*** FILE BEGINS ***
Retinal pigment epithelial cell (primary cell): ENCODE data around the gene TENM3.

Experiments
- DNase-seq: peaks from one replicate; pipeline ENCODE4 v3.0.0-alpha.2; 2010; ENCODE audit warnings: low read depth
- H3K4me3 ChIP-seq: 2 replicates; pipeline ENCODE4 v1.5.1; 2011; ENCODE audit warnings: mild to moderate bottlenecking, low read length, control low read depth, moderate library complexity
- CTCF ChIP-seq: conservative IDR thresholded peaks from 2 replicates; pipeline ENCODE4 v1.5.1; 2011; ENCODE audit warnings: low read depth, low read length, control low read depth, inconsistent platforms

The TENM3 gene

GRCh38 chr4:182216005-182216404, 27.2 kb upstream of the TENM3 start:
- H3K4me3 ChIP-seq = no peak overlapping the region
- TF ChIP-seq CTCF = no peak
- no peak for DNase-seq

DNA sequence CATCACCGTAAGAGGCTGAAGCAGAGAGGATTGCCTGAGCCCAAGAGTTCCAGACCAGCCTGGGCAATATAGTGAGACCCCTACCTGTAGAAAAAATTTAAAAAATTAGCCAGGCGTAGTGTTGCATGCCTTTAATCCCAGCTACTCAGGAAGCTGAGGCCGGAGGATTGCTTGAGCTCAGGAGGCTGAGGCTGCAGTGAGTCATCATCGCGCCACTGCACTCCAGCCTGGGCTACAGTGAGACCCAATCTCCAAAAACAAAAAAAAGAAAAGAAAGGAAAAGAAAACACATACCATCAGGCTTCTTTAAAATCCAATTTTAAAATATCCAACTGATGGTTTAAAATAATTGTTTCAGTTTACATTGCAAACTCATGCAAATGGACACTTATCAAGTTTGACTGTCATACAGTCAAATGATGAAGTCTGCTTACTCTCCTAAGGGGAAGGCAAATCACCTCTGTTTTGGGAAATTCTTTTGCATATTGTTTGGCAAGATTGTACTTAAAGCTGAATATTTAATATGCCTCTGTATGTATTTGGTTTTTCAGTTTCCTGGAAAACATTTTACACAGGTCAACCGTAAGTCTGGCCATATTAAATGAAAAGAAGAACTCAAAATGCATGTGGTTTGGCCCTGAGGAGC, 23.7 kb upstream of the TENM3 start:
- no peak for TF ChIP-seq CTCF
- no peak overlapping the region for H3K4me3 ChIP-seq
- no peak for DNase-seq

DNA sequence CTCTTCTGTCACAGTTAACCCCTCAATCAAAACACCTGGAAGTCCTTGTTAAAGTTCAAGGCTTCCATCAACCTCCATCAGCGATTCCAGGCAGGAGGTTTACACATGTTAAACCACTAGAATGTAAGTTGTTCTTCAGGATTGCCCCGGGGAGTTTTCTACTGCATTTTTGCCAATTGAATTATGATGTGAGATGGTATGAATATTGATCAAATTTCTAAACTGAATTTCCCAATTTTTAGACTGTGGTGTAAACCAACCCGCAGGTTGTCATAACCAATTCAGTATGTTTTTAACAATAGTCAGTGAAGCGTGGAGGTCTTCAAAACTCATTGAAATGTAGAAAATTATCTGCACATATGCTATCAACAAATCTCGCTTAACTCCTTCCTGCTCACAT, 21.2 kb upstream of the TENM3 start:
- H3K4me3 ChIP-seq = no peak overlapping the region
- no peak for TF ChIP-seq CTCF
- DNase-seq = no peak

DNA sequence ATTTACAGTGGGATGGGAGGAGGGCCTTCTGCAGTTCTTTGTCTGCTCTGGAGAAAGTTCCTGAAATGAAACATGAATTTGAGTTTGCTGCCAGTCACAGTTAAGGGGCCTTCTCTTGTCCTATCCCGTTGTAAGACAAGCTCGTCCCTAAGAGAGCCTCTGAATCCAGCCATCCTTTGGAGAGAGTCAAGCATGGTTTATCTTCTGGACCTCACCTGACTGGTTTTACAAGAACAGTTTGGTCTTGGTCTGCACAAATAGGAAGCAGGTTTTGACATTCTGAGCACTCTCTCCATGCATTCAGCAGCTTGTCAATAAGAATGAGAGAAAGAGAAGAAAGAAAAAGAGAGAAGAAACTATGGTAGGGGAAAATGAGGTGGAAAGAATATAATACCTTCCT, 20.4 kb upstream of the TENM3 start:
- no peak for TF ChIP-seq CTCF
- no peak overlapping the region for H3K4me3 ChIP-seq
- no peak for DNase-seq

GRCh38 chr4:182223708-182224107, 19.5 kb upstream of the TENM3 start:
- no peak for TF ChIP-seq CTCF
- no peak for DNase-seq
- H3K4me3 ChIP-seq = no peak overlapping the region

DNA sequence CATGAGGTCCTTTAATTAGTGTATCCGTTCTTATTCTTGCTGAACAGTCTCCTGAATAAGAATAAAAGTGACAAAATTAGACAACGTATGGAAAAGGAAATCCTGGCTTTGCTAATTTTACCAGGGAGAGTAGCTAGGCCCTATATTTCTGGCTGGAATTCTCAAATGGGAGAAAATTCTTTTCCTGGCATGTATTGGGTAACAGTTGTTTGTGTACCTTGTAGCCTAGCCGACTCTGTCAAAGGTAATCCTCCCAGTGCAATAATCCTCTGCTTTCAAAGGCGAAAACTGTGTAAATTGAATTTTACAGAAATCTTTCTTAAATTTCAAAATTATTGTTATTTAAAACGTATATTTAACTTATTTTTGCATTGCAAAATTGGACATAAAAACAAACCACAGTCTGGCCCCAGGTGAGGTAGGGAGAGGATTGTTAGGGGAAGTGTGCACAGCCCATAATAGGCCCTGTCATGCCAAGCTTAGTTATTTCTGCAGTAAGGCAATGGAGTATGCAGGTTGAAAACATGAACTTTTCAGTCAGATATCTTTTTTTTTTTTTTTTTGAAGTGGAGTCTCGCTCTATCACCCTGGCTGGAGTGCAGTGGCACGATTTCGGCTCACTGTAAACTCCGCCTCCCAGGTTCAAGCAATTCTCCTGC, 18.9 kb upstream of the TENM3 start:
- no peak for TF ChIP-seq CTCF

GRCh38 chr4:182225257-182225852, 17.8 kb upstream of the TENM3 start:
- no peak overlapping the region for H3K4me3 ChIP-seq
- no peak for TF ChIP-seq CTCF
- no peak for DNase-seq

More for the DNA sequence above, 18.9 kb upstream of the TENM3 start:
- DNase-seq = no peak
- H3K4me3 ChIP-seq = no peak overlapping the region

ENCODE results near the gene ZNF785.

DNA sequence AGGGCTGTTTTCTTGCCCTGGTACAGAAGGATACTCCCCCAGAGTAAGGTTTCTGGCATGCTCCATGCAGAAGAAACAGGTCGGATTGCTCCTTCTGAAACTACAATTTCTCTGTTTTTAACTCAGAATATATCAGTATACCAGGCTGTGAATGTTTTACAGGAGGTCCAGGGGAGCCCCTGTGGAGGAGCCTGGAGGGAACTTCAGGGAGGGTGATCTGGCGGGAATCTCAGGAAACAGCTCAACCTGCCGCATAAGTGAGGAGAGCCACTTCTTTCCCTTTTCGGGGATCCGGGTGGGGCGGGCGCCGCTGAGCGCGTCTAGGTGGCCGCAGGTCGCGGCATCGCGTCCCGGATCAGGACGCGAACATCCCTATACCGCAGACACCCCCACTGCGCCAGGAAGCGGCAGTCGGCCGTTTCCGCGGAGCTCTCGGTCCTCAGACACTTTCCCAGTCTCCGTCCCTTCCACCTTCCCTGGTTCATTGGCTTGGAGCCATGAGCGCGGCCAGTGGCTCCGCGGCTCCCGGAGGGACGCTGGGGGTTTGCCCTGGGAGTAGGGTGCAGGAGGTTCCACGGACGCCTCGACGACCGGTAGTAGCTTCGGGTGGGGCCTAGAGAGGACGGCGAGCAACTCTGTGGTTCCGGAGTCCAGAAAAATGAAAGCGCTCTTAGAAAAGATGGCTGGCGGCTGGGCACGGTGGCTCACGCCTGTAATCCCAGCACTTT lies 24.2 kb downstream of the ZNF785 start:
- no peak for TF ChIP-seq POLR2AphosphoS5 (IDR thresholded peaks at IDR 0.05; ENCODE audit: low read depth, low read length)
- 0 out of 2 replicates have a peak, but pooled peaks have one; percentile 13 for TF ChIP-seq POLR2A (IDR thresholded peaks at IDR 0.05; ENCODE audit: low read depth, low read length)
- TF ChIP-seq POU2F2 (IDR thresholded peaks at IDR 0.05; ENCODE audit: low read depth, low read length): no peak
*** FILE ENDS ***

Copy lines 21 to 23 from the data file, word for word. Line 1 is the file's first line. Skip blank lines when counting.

- no peak overlapping the region for H3K4me3 ChIP-seq
- no peak for DNase-seq

GRCh38 chr4:182223708-182224107, 19.5 kb upstream of the TENM3 start: